sustainability

This or That?

Leather vs Pleather

June 24, 2014
by Jared KirschnerJason LeeIsabeau Lalonde

The Answer: Pleather (polyurethane-based).

Context

While fashion trends are ever-changing, new material innovations bring about interesting shifts in consumption. Looking at footwear and baggage, historically leather-based products, the introduction of imitation and technical materials has shifted that trend. For example, while the volume of leather footwear exported (and consumed) remained stable between 2000 and 2010, the volume of rubber and plastic footwear exports has more than doubled. Leather may be seen as a more authentic and unique – attributes that appeal to Gen Y – but pleather offers a convenient, cheaper alternative. Naturally, we wondered how the comparison holds up on a sustainability level, so we compared leather and pleather to see which is greener.

How We Measured It

This is one of the most challenging “This or That” explorations to date, since establishing a useful comparison is fraught with difficulties.

Firstly, finding an appropriate metric of comparison is difficult. We often consider carbon dioxide emissions because they are both straightforward to quantify and they exacerbate a widely-recognized issue (climate change). But, in the case of leather and pleather, toxic pollution may be the most important consideration. Unfortunately, quantifying and comparing the effects of different types of toxic pollution is in no way straightforward (how do you compare toxic pollution to climate change contribution?).

Secondly, defining appropriate boundaries for the production of leather and pleather also presents some challenges. How should the impacts of raising cows be shared between meat-production and leather-making? For the sake of argument, we’ve allocated all of the impacts from raising cows to meat-production, and treat the cowhide as an input to the leather-making process with no associated impact.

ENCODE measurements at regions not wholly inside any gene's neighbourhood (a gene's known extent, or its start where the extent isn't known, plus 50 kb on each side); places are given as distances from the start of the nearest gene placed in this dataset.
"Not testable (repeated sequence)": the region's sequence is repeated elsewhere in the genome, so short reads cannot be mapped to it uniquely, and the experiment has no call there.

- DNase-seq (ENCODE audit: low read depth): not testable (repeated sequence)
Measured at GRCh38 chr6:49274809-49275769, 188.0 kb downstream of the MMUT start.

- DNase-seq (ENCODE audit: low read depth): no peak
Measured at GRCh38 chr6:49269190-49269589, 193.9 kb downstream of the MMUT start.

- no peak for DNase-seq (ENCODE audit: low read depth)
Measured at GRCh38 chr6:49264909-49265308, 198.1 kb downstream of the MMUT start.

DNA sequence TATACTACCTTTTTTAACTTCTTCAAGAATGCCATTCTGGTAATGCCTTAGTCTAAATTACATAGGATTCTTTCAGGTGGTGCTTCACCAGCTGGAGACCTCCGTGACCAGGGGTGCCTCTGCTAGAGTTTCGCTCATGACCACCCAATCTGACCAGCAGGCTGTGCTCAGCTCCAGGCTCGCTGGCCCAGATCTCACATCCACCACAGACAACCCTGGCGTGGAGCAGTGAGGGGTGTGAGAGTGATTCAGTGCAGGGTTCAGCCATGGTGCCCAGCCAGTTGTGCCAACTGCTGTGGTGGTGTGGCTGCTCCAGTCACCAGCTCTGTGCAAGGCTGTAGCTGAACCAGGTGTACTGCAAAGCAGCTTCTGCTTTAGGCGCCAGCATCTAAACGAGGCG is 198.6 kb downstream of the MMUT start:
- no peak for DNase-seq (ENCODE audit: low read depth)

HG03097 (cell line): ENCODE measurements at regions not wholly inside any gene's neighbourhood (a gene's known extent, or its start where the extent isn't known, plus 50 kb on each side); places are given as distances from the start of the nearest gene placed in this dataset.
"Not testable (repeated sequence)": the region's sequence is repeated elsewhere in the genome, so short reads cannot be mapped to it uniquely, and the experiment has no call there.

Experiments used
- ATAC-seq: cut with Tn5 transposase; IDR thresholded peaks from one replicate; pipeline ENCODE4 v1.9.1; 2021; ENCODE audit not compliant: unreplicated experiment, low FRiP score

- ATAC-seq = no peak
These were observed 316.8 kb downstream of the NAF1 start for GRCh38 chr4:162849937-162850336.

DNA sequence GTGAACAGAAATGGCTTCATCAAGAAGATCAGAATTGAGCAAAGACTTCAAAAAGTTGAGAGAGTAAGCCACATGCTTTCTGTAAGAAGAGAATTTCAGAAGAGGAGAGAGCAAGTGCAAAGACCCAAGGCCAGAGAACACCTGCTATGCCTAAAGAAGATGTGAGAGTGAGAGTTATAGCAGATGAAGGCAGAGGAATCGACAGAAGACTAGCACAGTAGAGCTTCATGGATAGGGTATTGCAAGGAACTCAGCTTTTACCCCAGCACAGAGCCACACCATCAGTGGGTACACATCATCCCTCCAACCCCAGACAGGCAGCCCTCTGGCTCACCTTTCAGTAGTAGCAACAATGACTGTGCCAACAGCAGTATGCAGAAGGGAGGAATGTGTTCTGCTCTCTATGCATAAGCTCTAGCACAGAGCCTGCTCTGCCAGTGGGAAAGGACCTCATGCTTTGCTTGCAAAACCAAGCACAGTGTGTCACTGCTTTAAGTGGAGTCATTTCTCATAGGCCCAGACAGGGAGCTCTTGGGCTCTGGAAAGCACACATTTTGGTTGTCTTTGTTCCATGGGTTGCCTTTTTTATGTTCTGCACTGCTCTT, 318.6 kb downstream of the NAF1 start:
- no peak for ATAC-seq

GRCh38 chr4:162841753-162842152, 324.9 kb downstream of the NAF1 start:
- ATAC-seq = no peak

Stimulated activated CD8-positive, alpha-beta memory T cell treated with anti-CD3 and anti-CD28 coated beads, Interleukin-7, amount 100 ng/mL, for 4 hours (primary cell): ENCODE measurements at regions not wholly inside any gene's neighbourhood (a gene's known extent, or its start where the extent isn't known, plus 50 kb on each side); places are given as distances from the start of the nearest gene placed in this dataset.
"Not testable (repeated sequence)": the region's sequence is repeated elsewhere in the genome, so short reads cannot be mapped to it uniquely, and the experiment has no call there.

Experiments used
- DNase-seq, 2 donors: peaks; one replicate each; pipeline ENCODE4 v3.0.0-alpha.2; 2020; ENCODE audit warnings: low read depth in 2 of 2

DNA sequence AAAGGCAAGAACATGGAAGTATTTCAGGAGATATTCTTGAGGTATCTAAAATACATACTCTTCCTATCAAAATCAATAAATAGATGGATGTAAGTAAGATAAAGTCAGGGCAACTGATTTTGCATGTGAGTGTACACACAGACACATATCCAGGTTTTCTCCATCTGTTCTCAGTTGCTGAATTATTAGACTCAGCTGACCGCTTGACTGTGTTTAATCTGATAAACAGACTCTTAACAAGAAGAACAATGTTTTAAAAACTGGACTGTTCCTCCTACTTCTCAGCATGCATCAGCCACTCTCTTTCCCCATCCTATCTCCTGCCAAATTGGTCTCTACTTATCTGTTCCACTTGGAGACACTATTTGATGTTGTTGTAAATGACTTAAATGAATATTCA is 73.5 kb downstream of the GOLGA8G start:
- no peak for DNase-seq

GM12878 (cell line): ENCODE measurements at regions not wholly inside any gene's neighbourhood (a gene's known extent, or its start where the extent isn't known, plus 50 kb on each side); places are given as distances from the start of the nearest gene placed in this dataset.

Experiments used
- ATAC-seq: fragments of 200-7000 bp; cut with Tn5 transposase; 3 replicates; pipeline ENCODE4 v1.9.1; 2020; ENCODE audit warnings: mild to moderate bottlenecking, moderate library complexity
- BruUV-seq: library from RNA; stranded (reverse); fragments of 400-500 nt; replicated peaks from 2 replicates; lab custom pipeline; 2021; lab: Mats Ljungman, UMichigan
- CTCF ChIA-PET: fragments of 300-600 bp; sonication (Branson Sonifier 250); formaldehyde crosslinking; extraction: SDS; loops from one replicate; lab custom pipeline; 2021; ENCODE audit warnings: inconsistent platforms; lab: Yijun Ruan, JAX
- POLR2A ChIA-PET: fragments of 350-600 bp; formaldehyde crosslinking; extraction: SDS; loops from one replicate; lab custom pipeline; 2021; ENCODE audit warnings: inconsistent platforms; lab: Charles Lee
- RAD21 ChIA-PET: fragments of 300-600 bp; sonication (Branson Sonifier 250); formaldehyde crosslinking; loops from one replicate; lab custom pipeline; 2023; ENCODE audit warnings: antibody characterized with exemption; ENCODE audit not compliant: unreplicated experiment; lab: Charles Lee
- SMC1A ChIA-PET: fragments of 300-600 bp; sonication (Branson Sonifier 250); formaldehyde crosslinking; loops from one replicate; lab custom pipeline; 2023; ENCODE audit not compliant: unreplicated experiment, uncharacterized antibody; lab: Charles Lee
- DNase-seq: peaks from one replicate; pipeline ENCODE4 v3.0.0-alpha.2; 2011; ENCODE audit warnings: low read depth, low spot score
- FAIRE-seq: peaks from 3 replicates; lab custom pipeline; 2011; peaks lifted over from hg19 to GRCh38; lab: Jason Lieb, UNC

So in this case, while it’s still quite subjective, our metric for comparison is toxic pollution. And only the manufacturing stage of the lifecycle is considered, since it has the most significant differences between the two choices. For leather-making, it means manufacturing leather from hides and, for pleather-making, it means manufacturing pleather from a petroleum base.
Leather pleather impact

Why Pleather?

It is easy to understand why the answer “pleather” might be surprising. Sure, we know raising cows for meat is an incredibly resource-intensive way to produce food… but if the world is going to continue eating beef anyway, shouldn’t we be resourceful and use everything that comes with the cow, including skins? Definitely not. Finished leather is nothing like the skin that comes off the animal.

Modern, industrial leather-making involves the use of highly toxic chemicals to clean and tan hides. There’s a reason that many former leather-making sites in the U.S. are classified by the EPA as Super-fund sites, or “uncontrolled hazardous waste sites”. It may feel wasteful not to, but converting cow skin to leather is so toxic that it would be better for our ecosystem (including our own health) to simply let cow skins biodegrade. And because we’ve ignored the impact of raising the cow before the leather-making process in this analysis, things can only get worse for leather.